NBA Playoffs 2014: Clippers Drop Game, Fall Down 2-1 in Series


May 9, 2014; Los Angeles, CA, USA; Oklahoma City Thunder forward Kevin Durant (35) dunks during second quarter action of game three of the second round of the 2014 NBA Playoffs against the Los Angeles Clippers at Staples Center. Mandatory Credit: Robert Hanashiro-USA TODAY Sports

Results: Home-court advantage has been regained by the Thunder as they defeat the Clippers 118-112 in Game 3 of the Western Conference semi-finals.

What Happened: When you score 112 points, offense isn’t the issue. Instead the Clippers achilles hee

The Turning Point: At the 2:09 mark, Russell Westbrook put his final imprint on the game, sinking a pull-up three-pointer to give the Clippers a four-point lead. Attempting to recreate what Westbrook did, Paul took an ill-advised isolation three. Following Paul’s miss, Durant would sink a fadeaway over CP3 to put the Thunder up 113-107. Once that shot went, it felt safe enough to call the game in Oklahoma City’s favor.

The X-Factor: The threat of Westbrook-Durant has opened the floor for Serge Ibaka to operate, making him the perfect third banana in this offense (at least when things are going well). He finished the night with 20 points on 9-of-10 shooting. Having to adjust to Ibaka whose only miss was a corner three opened the floor up for 1A and 1B to operate in. The Clippers were confused at how to defend the pick-and-roll and getting into position when the ball was passed out of the set. If it wasn’t for foul trouble that limited his first half, Ibaka may have finished closeto the 30-point mark.

Number of the Game: 7:47. Those are the number of minutes J.J. Redick played in the second half. It’s unclear what Doc Rivers is doing, maybe Redick is injured or maybe he feels that Crawford is the superior player, but whatever it is, it needs to be resolved now. My guess is that bringing in Crawford adds another ball-handler to the offense, making it harder for the Thunder to focus on Paul when he engages in the pick-and-roll. But Crawford was awful today. Neither he or Redick shot well from the field, but Redick’s offense came within the flow of the offense opposed to “dribble, dribble, dribble, dribble, shoot” while Paul and Griffin remain stationary during the possession.

Will The Bench Please Stand Up: Not including Jamal Crawford, the Clippers bench (Davis, Collison, Granger, Dudley) outscored Steven Adams 8-4. Considering none of the mentioned reserves are consistently capable of making a huge impact on the defensive end, them not being able to contribute where their lone strength lies presents a red flag. If they can’t score they don’t belong on the floor, but Rivers can’t run his starters into the ground a la Thibs in Chicago, especially against a team like the Thunder. Someone needs to step up, regardless who it is and regardless of the area they choose to impact.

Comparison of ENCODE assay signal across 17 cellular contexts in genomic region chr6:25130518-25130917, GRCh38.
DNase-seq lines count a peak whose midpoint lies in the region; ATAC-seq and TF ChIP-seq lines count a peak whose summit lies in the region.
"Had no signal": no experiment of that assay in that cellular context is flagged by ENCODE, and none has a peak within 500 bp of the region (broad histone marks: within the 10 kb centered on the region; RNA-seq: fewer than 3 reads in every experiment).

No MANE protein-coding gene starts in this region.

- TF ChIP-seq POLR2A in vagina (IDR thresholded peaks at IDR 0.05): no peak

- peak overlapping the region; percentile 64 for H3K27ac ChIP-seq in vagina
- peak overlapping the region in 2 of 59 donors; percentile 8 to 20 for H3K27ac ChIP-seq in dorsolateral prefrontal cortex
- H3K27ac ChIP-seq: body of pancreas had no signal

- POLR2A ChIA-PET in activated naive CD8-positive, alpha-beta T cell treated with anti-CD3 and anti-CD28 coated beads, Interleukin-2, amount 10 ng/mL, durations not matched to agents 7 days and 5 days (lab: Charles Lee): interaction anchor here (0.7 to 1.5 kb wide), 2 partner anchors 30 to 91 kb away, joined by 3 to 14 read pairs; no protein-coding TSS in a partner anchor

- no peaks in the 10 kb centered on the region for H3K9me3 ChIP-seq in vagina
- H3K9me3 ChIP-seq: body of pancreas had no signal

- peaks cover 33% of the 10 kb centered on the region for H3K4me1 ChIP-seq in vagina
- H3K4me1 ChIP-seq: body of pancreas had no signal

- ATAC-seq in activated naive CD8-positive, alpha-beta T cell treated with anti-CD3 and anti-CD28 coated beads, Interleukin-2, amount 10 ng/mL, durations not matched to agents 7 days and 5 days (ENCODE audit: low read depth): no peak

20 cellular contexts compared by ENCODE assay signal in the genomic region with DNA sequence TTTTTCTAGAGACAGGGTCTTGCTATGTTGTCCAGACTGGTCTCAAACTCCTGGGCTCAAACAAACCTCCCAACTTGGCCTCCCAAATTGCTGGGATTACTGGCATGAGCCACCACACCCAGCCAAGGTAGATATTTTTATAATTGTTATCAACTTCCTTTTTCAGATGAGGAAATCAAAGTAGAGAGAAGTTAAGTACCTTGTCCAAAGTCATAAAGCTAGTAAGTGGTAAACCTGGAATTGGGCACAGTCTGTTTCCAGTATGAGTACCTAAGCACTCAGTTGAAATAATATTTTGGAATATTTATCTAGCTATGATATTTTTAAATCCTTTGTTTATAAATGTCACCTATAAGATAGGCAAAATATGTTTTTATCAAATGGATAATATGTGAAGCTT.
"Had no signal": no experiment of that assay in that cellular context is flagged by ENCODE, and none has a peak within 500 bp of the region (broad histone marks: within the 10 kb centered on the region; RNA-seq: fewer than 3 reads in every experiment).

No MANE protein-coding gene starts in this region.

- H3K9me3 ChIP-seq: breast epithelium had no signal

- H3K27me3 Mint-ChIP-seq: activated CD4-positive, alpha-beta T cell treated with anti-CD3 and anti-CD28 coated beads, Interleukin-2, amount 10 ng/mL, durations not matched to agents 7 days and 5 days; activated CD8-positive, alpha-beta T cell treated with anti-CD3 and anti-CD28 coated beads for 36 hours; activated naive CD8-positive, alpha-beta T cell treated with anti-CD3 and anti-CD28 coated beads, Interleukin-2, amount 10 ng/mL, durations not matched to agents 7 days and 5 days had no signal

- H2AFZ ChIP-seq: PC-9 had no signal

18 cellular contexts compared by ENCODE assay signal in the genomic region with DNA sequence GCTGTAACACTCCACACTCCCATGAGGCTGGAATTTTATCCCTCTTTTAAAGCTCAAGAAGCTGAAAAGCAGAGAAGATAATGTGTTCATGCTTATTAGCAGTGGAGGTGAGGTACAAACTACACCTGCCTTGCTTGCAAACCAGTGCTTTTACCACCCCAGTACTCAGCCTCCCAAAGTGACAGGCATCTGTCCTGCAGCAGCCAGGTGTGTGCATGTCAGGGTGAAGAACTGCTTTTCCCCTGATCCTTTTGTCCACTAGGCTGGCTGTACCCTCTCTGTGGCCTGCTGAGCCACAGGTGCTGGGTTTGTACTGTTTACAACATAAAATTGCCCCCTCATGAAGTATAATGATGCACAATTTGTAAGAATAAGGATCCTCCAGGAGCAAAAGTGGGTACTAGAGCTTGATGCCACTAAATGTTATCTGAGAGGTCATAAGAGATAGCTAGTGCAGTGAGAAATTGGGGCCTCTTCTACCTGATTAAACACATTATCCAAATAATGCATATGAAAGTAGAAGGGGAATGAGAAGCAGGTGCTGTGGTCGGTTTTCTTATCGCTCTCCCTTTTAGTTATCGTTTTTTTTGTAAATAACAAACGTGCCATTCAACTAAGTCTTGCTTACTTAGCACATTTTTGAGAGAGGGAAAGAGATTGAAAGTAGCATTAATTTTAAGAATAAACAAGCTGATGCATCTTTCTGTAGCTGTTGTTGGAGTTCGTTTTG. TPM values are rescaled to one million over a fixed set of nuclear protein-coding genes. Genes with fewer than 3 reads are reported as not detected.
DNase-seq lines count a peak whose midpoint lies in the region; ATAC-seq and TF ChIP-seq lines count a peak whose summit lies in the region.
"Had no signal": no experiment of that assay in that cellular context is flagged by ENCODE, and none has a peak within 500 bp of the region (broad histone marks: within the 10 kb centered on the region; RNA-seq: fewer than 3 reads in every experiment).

Say What Moment of the Game: Serge Ibaka is perfectly built to guard Blake Griffin. He’s quick, has the appropriate arm length, and can move his feet well enough to keep up with Blake. So when Griffin chooses to back him down, it’s often a stalemate. On one particular post-up, Griffin walked away looking like this:

Based on the play, there was no ill intent from Serge Ibaka. He perfectly defended Griffin’s move and was with him step-by-step. Griffin has an issue of ducking his head into the chest of the opponent when in the paint. This time i backfired on him resulting in a bloody nose. It’ll be a surprise to see Griffin take that approach with Ibaka again.

Player of the Game: For the Clippers it was Blake Griffin. From the jump ball, Griffin attacked the paint relentlessly. Instead of using the tradition post moves to try and attack Serge Ibaka and company, Griffin relied on the speed that makes him one of the more lethal players in the NBA. He finished Game 3 with 34 points on 13-22 shooting from the field and 8-9 shooting from the free-throw line. After having subpar performances in the firs two games of the series, Griffin showed why many call him the best power forward in the league. This type of play will have to be on display for the next three games if the Clippers want a chance to move on to the Western Conference finals.

What’s Next: Game 4 of the series. Not meaning to sound cliche, but this is a make-or-break game for the Clippers. Losing at Staples would mean the Clippers would have to pull off three consecutive victories to win this series, the last being a Game 7 on the road at Chesapeake Energy Arena. There’s no doubting the Clippers talent, but it’d be beneficial to not put ones self into that position.